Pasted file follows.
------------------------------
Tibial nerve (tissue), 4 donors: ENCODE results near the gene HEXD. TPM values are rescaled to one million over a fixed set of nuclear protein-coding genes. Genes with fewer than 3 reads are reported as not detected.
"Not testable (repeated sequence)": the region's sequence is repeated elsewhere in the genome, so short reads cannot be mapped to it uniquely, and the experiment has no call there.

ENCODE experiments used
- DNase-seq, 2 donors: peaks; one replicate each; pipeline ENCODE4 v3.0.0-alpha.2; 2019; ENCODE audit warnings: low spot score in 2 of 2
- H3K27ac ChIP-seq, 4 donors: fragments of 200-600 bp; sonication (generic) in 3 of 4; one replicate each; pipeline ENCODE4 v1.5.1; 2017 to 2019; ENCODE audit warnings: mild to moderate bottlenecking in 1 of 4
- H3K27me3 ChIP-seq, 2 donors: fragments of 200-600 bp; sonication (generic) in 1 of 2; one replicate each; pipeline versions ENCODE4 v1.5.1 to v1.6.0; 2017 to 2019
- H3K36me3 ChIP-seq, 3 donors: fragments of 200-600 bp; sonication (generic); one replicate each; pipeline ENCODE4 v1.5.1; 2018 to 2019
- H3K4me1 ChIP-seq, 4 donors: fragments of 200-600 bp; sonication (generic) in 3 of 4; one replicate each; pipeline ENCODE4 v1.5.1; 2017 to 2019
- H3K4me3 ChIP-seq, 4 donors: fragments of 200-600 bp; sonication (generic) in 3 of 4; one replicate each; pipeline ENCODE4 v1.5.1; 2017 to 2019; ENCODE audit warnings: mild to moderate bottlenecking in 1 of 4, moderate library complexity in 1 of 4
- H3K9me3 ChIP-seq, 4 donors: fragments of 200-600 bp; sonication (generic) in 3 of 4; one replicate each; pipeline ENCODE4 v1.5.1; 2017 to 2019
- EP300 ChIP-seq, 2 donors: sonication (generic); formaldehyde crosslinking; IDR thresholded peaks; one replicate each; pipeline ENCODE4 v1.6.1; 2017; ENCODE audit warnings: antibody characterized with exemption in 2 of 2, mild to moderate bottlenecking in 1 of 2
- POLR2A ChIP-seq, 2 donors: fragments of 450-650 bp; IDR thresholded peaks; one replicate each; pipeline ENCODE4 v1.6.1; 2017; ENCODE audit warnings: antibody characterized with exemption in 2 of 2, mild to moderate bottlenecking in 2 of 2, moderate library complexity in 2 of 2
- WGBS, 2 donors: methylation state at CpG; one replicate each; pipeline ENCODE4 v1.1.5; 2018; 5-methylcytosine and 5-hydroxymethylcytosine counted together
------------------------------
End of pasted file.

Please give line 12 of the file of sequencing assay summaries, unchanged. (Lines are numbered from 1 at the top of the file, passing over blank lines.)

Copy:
- POLR2A ChIP-seq, 2 donors: fragments of 450-650 bp; IDR thresholded peaks; one replicate each; pipeline ENCODE4 v1.6.1; 2017; ENCODE audit warnings: antibody characterized with exemption in 2 of 2, mild to moderate bottlenecking in 2 of 2, moderate library complexity in 2 of 2